The Israeli public automatically supports anything done by its military forces. Even abuse by dogs.
Our brave gunmen deployed yesterday (Friday) an unusual weapon in their battle against the Palestinian popular resistance: an attack dog. The IDF canine unit – apparently there is one – sicced a dog on the protesters in Kufr Qaddoum, and it was caught on camera. When Morad Shtawi came to the aid of the wounded protester, he was thrown to the ground, pepper-sprayed and handcuffed.
There is something particularly horrible about the use of an animal against another human being. In the worst case, it reminds you of the arenas in ancient Roman cities; in less worse ones, of Bull Connor and the Alabama police attacking Martin Luther King’s marchers. This won’t surprise many, but judging by the comments in Haaretz (Hebrew), in one of which the commenter is worried lest the dog become “Arabified”, the public stands almost unanimously behind the gunmen. The IDF Spokesman’s comment (“during a violent and iillegal disturbance of order…”) was exceptionally ludicrous, particularly when you remember what “the law in these parts” means in the West Bank.
The gunmen have a large anti-demonstrator arsenal. One of these weapons is the so-called rubber bullet, which is in fact a metal bullet encased in thin rubber. An Israeli demonstrator was shot in the head by one of these in Nabi Saleh yesterday. The ordinary Israeli would claim there is a direct connection between violence by the gunmen and violence by the protesters. They fail to supply the evidence in the case of the dog attack – they need to prove that it attacked the right person, not a random demonstrator. In the Nabi Saleh case, the attack is certainly not accidental. Headshots very rarely are. They are premeditated. The problem is, the IDF has no incentive to prove its innocence. It couldn’t care less about its international image and its home crowd couldn’t care less, and hasn’t in a decade or more.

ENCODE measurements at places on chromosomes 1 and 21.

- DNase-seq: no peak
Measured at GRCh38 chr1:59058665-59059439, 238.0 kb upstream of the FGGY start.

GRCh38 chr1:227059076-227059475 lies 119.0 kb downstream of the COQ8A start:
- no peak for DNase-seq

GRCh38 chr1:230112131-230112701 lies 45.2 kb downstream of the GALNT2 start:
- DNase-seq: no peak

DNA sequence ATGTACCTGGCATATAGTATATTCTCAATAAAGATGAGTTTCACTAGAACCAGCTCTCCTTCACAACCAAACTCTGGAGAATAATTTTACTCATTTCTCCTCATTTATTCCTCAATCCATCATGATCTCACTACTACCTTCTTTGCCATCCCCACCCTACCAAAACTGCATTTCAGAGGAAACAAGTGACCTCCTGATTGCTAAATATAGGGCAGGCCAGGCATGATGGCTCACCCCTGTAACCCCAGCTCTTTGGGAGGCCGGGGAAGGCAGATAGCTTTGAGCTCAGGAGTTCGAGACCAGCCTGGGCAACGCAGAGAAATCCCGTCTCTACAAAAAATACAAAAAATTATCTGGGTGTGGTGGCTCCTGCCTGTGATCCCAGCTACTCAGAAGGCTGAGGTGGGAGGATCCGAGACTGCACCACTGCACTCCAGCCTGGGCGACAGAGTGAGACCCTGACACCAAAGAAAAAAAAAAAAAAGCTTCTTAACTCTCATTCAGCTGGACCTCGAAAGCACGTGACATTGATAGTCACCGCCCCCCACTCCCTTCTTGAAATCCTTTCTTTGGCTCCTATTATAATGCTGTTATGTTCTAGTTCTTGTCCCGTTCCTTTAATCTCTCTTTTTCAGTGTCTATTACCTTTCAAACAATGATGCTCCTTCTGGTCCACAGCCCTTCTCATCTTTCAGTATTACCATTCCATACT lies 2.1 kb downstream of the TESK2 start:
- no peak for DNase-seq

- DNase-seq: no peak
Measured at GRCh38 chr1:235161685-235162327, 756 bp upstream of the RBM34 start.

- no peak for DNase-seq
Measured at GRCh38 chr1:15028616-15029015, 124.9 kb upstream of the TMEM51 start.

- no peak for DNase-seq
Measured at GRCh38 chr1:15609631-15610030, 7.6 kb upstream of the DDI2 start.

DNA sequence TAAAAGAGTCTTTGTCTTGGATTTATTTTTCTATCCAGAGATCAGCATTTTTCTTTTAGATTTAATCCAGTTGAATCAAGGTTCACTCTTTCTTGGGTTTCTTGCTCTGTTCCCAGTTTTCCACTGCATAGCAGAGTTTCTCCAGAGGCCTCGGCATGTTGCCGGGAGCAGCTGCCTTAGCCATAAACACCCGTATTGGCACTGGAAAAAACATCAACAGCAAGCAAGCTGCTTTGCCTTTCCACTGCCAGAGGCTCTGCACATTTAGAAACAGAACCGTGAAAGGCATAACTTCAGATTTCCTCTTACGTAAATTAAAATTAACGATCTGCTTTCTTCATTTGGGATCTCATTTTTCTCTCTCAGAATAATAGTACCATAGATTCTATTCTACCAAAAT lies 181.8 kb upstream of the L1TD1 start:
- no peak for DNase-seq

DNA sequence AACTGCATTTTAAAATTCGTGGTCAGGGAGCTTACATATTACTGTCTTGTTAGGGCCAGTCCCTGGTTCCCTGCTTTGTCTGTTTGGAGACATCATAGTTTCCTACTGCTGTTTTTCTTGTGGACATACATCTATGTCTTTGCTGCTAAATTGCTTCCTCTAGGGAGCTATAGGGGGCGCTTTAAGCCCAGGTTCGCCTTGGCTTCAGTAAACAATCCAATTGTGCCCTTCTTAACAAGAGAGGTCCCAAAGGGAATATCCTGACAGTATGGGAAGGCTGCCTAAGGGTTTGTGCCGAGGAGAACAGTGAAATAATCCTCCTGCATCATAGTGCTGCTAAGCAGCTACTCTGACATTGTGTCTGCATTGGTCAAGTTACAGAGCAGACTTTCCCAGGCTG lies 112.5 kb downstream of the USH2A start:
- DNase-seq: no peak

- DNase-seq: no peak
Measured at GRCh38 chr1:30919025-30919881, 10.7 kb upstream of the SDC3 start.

That wasn’t always the case. During the First Intifada, there was a major scandal when the IDF gunmen were videoed burying some protesters alive. The gunmen of the Givati brigade who beat handcuffed protesters to death went on one trial after another. Colonel Yehuda Meir, who could justly claim to have carried out the unwritten orders of the saint-to-be Yizhak Rabin, “to break the bones” of the protesters (Anti-Rabin cultists greatly resent being reminded of this), was demoted to private and kicked out of the IDF for ordering such torture. The majority preferred to turn a blind eye even then, but a significant part of the public still demanded an end to the brutalization.
Can it be done? Can you actually maintain an “enlightened occupation,” as we used to call it? Metaphorically, it was handcuffing a person – but making sure the handcuffs didn’t chafe his skin, and that they were in front of him, and not behind, and telling yourself this is the best which can be done. It was a lie: the torture chambers of the Israel Security Agency (Shin Beth) were occupied around the clock even before 1987. One of the reasons the “Shin Beth affair,” in which ISA officers murdered two captive Palestinians, ended with a pre-trial pardon was that some of the persons involved threatened to “open their mouths” and tell all they knew about how the ISA actually acted. They were certainly not the last to use this threat. In those days, the concept of an “enlightened occupation” was much derided by the radical left of the time as hypocritical, collaboration with the occupation.
It certainly was. But now we learn that the thin shell of hypocrisy is essential to civilization, and once it breaks, all we are left with is naked violence, always justified by its own existence. We have unleashed the beast, and that is basically all we are left with: Spartans who adamantly defend the actions of their secret police against the Helots, and who keep declaring war on them every year, to keep the atrocities nice and legal. We are left with people who fight endlessly and who justify every abomination – believing they are speaking on behalf of the comradeship of soldiers, and in fact fighting for the privileges of a small elite.